Wednesday, November 25, 2009

Life, the universe, and everything (SFnal)

I knew this interview was pending on the popular book-review site Bookloons, but not exactly when the transcript would appear online. Today, as it happens.


We covered a lot of ground. Among the topics:
  • themes in my recent novels (which the interviewer dubs "near-future, near-apocalyptic thrillers")
  • the prospect of societal controls over new technologies
  • how SF portrays artificial intelligences
  • if/how AI might come to be
  • the risks of nanotechnology
The interview ends with a sneak peek at my next books (probably 2010 releases), one a collaboration with Larry Niven and the second a Lerner solo.


Bookloons also posted its review of the recently released Small Miracles, concluding: "I highly recommend Small Miracles to anyone interested in relatively near future SF, and in the fascinating possibilities of nanotechnology."

Tuesday, November 24, 2009

Thanksgiving appetizers


Thanksgiving makes for a shortened work week (and yet here you are, surfing), and the turkey et. al. aren't going to eat themselves. 

I'm going to post this ahead of The Day, before the blogger (and perhaps a reader or two) succumbs to a tryptophan stupor. So, herewith a few pre-holiday mental appetizers ...

Thursday, November 19, 2009

Feel the chemistry

November's theme at the Year of Science is chemistry.


Good stuff, chemistry. You won't hear me complaining this month about wishy-washy, politically correct themes. This is science.

(But not, IIRC, the stuff of much SF. I'm hard-pressed to think of a single chemistry-centric SF novel. Can anyone out there suggest some?) 

And chemistry is the basis for indispensable technology. Think of DuPont (and countless others) bringing us Better Living through Chemistry. Where would we be -- no irony intended, if you should wonder -- sans (to name a few chemical products) preservatives, plastics, petrochemicals, and pesticides.

I'm inspired to remember long-ago chemistry classes -- where I learned to respect the people who really could ascertain something in the lab. (Ever been given a mystery chemical and a few hours to identify it? I might have been given been a flask of phlogiston dioxide for all I know.) Identifying mystery chemicals takes real skill.

But somehow the YoS people neglected to include Tom Lehrer singing the periodic table. Trust me: it's a hoot. The retconned video only makes it better.

Tuesday, November 10, 2009

Destroyer of Worlds

Fair warning: this is a commercial announcement. (But likely my last for a while. Gotta refill the pipeline.) 

Destroyer of Worlds, released today, is a far-future space epic. It's also my latest/third collaboration with Larry Niven -- all part of our Fleet of Worlds series.


Destroyer, like our earlier books, deals with Puppeteer manipulations -- these aliens are aptly named for more than their appearance. And the afraid-of-everything Puppeteers have more than ever to fear, because on the horizon looms another, particularly scary, alien species: the Pak.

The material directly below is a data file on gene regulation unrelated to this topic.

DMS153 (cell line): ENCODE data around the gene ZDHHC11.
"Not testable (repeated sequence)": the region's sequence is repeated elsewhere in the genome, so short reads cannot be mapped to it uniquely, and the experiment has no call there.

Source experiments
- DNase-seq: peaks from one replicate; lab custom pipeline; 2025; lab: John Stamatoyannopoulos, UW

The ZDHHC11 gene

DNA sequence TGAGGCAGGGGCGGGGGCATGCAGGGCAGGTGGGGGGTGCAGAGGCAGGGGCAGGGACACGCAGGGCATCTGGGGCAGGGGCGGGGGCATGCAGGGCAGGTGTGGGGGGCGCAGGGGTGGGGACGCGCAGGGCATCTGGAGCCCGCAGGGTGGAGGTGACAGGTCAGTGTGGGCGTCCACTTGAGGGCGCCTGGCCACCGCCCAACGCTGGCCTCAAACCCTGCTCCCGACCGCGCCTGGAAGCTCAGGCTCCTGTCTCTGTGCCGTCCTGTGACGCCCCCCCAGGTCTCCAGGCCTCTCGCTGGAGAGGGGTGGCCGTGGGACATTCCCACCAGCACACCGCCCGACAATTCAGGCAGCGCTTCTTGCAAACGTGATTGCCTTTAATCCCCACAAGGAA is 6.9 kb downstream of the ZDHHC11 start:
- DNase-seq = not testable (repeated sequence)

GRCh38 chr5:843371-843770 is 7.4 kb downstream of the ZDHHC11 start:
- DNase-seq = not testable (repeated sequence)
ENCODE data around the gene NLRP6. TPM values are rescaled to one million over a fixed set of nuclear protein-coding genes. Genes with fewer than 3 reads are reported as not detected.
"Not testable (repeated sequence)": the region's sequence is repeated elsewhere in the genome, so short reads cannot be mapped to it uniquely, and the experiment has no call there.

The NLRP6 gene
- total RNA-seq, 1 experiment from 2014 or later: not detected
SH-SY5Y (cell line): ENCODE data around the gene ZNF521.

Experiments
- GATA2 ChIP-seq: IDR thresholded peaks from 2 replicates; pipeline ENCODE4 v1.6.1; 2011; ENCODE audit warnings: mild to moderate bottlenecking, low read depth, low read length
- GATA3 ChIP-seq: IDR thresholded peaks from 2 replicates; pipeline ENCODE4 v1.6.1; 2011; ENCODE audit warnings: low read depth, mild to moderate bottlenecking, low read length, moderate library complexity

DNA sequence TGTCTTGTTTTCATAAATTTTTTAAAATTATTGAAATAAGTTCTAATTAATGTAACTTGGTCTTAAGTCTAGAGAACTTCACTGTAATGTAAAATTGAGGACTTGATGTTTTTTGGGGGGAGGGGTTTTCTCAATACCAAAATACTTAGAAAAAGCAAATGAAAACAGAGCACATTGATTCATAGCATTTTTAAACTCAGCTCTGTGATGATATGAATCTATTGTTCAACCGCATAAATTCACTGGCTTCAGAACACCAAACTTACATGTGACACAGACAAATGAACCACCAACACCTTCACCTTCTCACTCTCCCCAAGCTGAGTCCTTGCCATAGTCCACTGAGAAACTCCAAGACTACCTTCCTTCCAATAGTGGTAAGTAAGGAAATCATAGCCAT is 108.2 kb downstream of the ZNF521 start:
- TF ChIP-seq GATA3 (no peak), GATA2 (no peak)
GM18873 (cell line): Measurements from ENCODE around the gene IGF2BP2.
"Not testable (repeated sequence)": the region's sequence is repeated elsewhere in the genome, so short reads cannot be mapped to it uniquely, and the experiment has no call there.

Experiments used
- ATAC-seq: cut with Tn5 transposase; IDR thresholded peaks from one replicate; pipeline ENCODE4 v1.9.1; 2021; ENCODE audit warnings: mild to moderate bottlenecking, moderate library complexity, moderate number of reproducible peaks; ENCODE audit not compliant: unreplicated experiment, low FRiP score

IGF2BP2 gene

(That brings us to our second cover snap [below the fold].

Friday, November 6, 2009

Trope-ing the light fantastic (Earths)

That's Earths, plural. Obviously Earth itself exists and can hardly be a trope.


But what about the many Earthlike planets in SF?  (How often does the starship Enterprise encounter a solar system without an "M class" planet or moon?) Are Earthlike worlds realistic or a trope?

Our native solar system has but one Earth, of course. Real-life searches for extrasolar planets best spot large, massive, and close-to-their-primary objects. The observational methods are not yet sensitive enough to spot Earthlike planets (see current list of extrasolar planets here).  IIRC, the smallest extrasolar planet yet found is about five Earth masses. There may be -- and presumably are -- other Earthlike planets, but searches to date say little yet about the prevalence of such planets.

Tuesday, November 3, 2009

Future shlock

Today is Election Day in the Commonwealth of Virginia.


Yup, we're one of the two states -- not, you will note, that we call ourselves a state -- with regularly scheduled statewide elections this year. (New Jersey is the second.) In theory that's so state elections go unaffected by national political tides. The Law of Unintended Consequences remaining in force, it really means the national political parties focus on these two states, making the electoral process here (a) a referendum on the national balance of political power and (b) a dry run for methods to be tried in the following year's  Congressional elections. And so, national money floods into -- and distorts -- Virginia state races.

The national/state overlap is always bad in Virginia, because we're just across the Potomac from DC. There's not even travel inconvenience to discourage national politicians from meddling. The problem is made worse this cycle by our outgoing governor happening also to be the party chairman for a national party.